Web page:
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Title: Residual effects of tillage and crop rotation on soil properties, soil invertebrate numbers and nutrient uptake in an irrigated Vertisol sown to cotton
Contributor(s): Hulugalle, N R (author); Lobry De Bruyn, Lisa  (author)orcid ; Entwistle, P (author)
Publication Date: 1997
DOI: 10.1016/s0929-1393(97)00027-9
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Abstract: The residual effects of tillage and cropping sequence on soil physical and chemical properties, surface-active and soil invertebrate composition and abundance, nutrient uptake, growth and yield of cotton were evaluated from 1994 to 1996 in a compacted Typic Haplustert (Vertisol) of north-western New South Wales, Australia. The experimental treatments from 1985 to 1992 were intensive tillage (disc-ploughing to 200 mm, chisel ploughing to 300 mm followed by ridging every year) sown with continuous cotton (Gossypium hirsutum L.); minimum tillage (planting on ridges retained intact from previous years with soil disturbance being limited to deepening of the furrows with disc-hillers and shallow cultivation on ridge surfaces) sown with either continuous cotton or a cotton-winter wheat (Triticum aestivum L.)-fallow rotation where wheat was sown with no-tillage. The tillage treatments were repeated in May 1993, and the plots were either followed or cropped by sowing either cowpea (Vigna unguiculata Walp.) or cotton. Cotton was sown with minimum tillage in 1994 and 1995 in all plots. Soil was sampled from the 0-150 mm, 150-300 mm, 300-450 mm and 450-600 mm depths, and analyzed for organic carbon, dispersion index, soil resilience (a measure of the self-mulching ability of the soil), plastic limit, soil strength, pH, exchangeable Ca, Mg, K and Na, and nitrate-N. Profile water content, nutrient uptake, numbers of soil invertebrates, cotton growth and lint yield, and fibre quality were also quantified. Soil strength was lowest where intensively tilled continuous cotton had been sown, whereas in plots where minimum tillage and cotton-wheat-fallow rotation were combined soil fertility was best (indicated by lowest values of pH, exchangeable Na, exchangeable sodium percentage and dispersion, and highest values of organic C) and water extraction by cotton greatest during periods of reduced water availability. The latter was attributed to cotton utilizing stable pores with a high degree of pore-continuity created by the root systems of preceding crops or associated macrofauna as 'by-pass channels' to avoid the restrictions of the soil matrix, thereby facilitating rapid access to sub-soil water. Cotton growth reflected these differences such that vegetative and reproductive growth, nutrient uptake and lint yield were greater and fibre quality superior wherever minimum tillage had been imposed, and best in plots under minimum tilled cotton-wheat-fallow rotation. Composition and abundance of surface-active and soil invertebrates were determined primarily by soil microclimate and pesticide application regime rather than by tillage and cropping system. Ant numbers were lowest in intesively tilled plots whereas Collembola activity was limited to periods when the soil was moist.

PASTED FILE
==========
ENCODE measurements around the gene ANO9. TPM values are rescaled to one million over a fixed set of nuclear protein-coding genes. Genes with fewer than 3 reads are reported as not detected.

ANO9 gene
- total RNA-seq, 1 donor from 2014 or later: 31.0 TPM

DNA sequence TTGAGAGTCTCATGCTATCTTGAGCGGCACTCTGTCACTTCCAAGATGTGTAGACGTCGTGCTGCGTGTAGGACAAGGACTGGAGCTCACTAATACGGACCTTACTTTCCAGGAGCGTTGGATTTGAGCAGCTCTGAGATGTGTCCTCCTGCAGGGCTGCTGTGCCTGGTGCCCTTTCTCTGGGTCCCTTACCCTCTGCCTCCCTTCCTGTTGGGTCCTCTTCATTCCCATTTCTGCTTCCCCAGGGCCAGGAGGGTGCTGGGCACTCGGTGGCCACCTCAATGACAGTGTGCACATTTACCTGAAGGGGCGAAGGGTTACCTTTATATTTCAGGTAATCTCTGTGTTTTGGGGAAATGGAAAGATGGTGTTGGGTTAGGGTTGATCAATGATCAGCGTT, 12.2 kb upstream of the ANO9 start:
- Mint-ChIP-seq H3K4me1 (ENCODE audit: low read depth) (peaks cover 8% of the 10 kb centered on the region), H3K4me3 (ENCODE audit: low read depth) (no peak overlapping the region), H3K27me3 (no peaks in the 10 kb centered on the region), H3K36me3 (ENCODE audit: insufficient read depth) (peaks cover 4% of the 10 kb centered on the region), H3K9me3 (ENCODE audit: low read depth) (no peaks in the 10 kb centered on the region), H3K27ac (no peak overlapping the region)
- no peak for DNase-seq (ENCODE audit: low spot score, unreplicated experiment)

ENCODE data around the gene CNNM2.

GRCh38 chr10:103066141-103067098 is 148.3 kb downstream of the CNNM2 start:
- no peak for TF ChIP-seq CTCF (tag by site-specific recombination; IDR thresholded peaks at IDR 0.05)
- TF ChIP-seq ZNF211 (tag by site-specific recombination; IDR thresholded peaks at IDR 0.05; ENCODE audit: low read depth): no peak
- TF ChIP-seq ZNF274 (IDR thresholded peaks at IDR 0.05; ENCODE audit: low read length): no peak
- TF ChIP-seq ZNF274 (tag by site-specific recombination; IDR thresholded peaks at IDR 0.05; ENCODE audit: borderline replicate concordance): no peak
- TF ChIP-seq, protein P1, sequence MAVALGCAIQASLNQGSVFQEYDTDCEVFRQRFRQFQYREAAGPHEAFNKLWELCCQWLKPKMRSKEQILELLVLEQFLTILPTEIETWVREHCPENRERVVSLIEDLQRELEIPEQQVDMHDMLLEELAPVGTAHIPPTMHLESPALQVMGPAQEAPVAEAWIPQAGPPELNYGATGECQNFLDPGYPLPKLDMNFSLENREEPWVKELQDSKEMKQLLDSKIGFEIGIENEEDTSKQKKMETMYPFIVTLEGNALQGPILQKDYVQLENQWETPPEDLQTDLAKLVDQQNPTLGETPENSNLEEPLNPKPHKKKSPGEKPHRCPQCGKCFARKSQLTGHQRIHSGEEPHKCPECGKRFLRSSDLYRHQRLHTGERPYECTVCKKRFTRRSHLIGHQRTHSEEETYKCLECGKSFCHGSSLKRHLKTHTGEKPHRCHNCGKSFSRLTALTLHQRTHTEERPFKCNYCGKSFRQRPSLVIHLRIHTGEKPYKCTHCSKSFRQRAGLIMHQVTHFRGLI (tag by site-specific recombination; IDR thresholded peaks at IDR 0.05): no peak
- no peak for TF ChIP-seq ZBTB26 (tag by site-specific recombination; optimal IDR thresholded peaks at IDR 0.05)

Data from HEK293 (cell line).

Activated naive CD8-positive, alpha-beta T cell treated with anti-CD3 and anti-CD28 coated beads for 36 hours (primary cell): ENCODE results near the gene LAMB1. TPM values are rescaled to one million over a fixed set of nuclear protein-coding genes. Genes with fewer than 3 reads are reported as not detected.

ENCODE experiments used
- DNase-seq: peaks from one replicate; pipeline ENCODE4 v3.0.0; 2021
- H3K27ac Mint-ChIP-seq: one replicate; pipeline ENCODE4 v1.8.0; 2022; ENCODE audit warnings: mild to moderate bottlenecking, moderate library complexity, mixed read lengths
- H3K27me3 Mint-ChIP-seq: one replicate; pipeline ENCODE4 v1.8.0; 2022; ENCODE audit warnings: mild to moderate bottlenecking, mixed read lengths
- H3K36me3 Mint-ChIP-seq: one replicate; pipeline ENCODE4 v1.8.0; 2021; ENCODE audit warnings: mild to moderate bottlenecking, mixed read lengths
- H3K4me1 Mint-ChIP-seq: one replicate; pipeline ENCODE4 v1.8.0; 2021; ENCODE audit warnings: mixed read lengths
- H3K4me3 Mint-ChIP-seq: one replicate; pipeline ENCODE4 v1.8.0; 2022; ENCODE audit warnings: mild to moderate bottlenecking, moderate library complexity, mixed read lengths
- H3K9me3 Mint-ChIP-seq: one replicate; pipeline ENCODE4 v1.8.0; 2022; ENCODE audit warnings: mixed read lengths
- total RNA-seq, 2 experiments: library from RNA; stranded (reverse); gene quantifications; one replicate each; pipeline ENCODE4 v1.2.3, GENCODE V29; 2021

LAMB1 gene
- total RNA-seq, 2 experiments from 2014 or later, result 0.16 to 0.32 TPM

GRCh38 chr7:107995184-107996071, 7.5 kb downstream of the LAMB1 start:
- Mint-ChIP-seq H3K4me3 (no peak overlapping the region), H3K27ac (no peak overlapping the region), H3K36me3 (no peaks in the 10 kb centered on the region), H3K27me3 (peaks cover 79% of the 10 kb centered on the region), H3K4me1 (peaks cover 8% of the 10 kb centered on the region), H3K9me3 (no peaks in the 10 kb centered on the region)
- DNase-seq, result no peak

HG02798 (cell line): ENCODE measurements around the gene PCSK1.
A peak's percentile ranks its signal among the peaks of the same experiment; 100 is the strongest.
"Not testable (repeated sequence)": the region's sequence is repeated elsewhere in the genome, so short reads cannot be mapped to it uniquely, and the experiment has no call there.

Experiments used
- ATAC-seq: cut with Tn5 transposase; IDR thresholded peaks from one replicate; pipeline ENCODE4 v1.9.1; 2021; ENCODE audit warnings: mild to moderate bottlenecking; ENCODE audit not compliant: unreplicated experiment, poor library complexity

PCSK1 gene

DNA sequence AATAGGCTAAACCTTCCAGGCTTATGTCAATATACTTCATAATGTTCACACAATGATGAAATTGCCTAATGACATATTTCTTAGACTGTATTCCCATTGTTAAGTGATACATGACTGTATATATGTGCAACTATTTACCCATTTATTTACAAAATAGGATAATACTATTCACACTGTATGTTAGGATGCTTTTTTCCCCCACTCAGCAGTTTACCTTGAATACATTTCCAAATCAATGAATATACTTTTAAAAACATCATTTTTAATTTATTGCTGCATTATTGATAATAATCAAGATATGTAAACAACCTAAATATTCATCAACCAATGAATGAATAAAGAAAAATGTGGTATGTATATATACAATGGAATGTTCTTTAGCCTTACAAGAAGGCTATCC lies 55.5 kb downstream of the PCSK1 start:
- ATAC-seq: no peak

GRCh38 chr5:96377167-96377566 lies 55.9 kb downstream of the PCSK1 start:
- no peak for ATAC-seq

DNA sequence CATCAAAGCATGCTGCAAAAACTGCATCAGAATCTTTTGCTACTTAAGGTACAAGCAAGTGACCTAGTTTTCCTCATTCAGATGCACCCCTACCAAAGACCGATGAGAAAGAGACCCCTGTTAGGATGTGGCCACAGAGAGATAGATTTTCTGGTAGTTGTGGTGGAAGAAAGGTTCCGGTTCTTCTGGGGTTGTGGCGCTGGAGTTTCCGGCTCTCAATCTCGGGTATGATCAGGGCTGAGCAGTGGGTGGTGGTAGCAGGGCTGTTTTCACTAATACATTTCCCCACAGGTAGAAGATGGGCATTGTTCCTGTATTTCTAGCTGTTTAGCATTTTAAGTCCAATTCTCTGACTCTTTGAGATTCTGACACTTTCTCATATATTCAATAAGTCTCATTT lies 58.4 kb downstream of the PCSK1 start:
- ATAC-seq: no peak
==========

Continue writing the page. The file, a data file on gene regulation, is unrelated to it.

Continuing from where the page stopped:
Publication Type: Journal Article
Source of Publication: Applied Soil Ecology, 7(1), p. 11-30
Publisher: Elsevier BV
Place of Publication: Netherlands
ISSN: 0929-1393
Field of Research (FOR): 050304 Soil Chemistry (excl. Carbon Sequestration Science)
050303 Soil Biology
050305 Soil Physics
Socio-Economic Outcome Codes: 961402 Farmland, Arable Cropland and Permanent Cropland Soils
960904 Farmland, Arable Cropland and Permanent Cropland Land Management
970105 Expanding Knowledge in the Environmental Sciences
Peer Reviewed: Yes
HERDC Category Description: C1 Refereed Article in a Scholarly Journal
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